The Dahlonega Mint was a branch of the United States Mint in Lumpkin County, Georgia that produced gold coins from 1838 until 1861.
The U.S. Mint at Dahlonega was constructed amidst the Georgia Gold Rush to expedite miners getting their gold assayed and minted. Before the mint opened, miners faced the prospect of traveling all the way to Philadelphia for assay and minting.
The Georgia Gold Rush
The Georgia Gold Rush began in 1829 in Dahlonega and spread through the mountains of northern Georgia in that same year. The Georgia gold rush lasted until the early 1840s, when gold became increasingly difficult to find. This was the second U.S. gold rush after the North Carolina Gold Rush, which had ended in the early 1800s.
The Mint Act of 1835
The U.S. Mint at Dahlonega was established by the Mint Act of 1835, which passed on March 3 of that year. The Act followed the Coinage Act of 1834 and added three branches to the U.S. Mint.
The order designated one branch in New Orleans for the coinage of gold and silver, one in Charlotte, and one in Dahlonega. The Mint locations in Charlotte and Dahlonega were established for the sole purpose of coining gold.
Construction of the Dahlonega Mint
The Mint at Dahlonega was built on a ten-acre plot of land purchased for $1,050, and architect Benjamin Towns was hired to construct the building within 18 months. In 1837, a coining press that would produce 50-60 gold coins per minute was installed, along with other minting machinery.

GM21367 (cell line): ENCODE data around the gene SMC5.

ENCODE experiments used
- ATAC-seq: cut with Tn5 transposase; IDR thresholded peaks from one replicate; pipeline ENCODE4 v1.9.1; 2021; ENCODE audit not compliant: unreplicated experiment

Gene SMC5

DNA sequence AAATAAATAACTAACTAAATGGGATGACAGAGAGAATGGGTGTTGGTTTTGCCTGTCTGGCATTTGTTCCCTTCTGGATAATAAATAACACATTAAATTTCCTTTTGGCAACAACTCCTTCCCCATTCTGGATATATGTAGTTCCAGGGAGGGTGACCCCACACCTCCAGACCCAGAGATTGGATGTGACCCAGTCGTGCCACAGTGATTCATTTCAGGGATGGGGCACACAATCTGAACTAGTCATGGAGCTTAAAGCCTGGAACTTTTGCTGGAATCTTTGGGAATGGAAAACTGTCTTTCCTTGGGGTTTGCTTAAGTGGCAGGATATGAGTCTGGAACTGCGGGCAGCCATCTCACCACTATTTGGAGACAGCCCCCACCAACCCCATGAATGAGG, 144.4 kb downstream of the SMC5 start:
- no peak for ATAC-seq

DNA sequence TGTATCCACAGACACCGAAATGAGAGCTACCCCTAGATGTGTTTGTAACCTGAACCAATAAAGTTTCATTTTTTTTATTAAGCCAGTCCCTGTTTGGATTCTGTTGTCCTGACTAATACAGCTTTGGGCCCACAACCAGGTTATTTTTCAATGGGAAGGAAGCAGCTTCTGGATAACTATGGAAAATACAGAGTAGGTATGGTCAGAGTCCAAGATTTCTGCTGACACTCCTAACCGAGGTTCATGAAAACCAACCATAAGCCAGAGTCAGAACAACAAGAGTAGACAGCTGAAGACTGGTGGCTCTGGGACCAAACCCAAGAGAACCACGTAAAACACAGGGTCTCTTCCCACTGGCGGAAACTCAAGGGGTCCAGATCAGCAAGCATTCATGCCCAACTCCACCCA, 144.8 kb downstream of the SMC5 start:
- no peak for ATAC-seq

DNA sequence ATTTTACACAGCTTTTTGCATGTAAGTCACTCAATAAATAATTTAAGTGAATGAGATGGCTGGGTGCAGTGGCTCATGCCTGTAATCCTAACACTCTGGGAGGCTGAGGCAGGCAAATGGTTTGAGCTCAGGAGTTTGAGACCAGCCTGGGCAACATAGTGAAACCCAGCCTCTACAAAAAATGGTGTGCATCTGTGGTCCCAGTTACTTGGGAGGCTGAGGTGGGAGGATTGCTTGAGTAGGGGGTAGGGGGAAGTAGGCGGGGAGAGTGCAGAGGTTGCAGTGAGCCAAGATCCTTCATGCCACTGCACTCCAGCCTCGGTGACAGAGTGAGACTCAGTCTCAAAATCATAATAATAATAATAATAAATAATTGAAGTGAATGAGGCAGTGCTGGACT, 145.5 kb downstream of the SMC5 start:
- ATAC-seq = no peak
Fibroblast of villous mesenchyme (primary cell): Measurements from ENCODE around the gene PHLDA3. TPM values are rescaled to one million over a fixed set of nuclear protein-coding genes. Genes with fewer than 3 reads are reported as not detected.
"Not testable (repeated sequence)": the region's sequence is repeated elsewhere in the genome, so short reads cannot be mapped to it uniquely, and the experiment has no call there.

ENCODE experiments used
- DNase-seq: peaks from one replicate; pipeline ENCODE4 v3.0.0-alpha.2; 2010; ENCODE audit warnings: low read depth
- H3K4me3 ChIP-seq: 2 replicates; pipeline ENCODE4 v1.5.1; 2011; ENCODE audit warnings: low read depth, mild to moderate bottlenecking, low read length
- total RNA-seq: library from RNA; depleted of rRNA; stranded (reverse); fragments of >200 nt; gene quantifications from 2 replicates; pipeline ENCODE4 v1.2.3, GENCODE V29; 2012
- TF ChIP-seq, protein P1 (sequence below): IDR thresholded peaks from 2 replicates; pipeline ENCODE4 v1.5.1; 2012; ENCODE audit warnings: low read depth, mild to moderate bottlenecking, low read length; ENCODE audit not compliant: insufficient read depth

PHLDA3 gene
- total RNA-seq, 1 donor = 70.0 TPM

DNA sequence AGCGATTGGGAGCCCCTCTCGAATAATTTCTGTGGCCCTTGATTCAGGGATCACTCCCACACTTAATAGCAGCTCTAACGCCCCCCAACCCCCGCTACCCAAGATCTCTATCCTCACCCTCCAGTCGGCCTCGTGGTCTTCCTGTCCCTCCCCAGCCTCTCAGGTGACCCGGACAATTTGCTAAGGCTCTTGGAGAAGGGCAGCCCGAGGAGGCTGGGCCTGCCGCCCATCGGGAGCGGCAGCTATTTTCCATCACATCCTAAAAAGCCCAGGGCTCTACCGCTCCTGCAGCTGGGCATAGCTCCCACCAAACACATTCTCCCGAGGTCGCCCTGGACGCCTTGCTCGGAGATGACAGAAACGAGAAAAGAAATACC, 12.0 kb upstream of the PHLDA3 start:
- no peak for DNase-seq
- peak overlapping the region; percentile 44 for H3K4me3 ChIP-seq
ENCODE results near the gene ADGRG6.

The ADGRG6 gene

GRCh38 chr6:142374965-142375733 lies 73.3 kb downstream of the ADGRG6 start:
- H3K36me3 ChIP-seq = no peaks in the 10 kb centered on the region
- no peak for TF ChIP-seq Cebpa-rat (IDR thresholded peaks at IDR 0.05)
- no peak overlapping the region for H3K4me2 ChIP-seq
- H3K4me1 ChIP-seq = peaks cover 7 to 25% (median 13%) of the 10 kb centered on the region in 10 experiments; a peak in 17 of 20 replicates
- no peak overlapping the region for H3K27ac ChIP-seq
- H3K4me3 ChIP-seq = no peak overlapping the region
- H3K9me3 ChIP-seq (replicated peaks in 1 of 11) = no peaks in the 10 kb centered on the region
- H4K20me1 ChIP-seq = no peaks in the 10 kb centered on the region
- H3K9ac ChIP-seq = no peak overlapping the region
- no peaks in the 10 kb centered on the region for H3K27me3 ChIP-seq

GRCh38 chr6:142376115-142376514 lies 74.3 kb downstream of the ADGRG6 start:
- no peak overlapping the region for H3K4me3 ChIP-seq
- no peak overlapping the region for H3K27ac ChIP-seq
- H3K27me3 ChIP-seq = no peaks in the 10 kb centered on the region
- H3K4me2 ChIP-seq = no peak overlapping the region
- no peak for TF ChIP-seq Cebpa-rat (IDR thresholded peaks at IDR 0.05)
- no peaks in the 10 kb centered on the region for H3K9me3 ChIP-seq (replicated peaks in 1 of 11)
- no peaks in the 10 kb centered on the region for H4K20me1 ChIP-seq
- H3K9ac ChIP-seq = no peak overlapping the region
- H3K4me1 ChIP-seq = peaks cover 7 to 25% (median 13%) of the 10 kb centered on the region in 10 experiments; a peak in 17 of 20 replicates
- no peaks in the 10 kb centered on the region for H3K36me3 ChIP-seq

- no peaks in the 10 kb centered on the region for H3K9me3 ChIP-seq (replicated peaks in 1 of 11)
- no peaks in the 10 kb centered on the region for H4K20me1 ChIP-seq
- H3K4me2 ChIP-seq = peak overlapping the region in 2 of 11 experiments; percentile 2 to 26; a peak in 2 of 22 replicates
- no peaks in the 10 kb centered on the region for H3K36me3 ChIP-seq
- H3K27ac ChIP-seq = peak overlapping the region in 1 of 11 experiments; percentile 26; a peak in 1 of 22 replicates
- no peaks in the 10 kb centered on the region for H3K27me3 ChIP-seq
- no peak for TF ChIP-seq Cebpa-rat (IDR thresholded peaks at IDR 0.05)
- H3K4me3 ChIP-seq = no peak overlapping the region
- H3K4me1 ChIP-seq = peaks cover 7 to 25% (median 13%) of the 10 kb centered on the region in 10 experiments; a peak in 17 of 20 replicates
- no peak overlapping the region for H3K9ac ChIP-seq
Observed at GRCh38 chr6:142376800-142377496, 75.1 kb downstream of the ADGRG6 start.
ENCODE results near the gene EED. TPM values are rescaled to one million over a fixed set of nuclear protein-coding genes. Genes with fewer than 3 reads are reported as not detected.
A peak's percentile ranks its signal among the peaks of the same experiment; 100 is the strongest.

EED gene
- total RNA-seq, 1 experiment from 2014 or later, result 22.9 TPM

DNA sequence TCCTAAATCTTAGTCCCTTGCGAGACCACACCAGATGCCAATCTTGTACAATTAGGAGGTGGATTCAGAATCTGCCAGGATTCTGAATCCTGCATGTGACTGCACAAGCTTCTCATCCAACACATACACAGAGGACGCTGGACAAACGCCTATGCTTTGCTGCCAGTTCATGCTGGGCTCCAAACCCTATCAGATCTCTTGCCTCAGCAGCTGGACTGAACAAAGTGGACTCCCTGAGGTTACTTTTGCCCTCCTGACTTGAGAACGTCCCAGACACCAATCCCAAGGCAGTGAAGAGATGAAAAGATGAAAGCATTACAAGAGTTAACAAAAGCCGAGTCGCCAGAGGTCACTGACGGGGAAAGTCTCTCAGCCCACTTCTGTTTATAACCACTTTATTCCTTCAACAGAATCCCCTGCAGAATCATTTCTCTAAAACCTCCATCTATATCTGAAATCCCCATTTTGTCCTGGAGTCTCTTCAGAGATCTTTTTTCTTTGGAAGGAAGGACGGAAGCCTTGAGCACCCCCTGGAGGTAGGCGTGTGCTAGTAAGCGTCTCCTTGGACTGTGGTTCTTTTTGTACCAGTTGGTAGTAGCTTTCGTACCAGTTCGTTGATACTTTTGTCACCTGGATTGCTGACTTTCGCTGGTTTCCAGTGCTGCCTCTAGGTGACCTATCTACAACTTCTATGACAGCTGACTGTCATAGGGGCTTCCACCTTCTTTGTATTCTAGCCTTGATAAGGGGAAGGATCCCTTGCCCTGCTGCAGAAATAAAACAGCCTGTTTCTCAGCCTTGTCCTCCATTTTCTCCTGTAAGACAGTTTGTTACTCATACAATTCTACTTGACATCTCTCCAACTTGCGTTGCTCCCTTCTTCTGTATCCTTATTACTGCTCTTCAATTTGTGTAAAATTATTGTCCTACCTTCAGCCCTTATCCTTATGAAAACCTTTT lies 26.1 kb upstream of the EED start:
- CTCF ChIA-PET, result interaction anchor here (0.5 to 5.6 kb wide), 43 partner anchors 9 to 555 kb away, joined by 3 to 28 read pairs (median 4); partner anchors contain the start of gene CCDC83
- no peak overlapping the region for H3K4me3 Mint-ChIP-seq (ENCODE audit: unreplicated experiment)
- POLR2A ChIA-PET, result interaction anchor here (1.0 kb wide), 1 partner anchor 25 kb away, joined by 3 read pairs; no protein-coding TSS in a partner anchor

Dr. Joseph Singleton was the first superintendent of the mint and opened the doors in February 1838. In its first week of operation, there were about one thousand ounces of gold deposited at the Dahlonega Mint and the first 80 $5 gold coins it produced were minted on April 17 of that same year.
The Dahlonega Mint Mark
Coins from the Dahlonega Mint bore a “D” mint mark and while this is the same mark used today by the U.S. Mint branch in Denver. While there is the possibility for some confusion, the Dahlonega Mint closed in 1861 and the Denver Mint opened in 1906.
Coins From the Dahlonega Mint
The Mint produced gold coins in $1, $2.50, and $5 denominations. For the single year of 1854, it produced $3 gold coins.
While complete mintages are not available, the Dahlonega Mint produced more than 1 million gold coins with a value of more than $6 million in its short 24 years. Due to their limited availability, coins from the Dahlonega Mint are rare and command an exceptional premium when they can be found.
The Dahlonega Mint and the Civil War
When the American Civil War broke out in 1861, Confederates took control of the Mint in Dahlonega. It has been speculated that there were some gold dollars and Half Eagles produced by the Confederacy from the Dahlonega Mint building. The Confederate Congress voted to close the mint on June 1, 1861.
After the Civil War ended, the U.S. government chose not to re-open the mint. The building was empty for 8 years until 1873, when North Georgia College opened. It functioned as the primary administrative and academic building for the school, but a fire destroyed the building just five years later in 1878. The building was reconstructed and named Price Memorial Hall after William P. Price, who founded North Georgia College.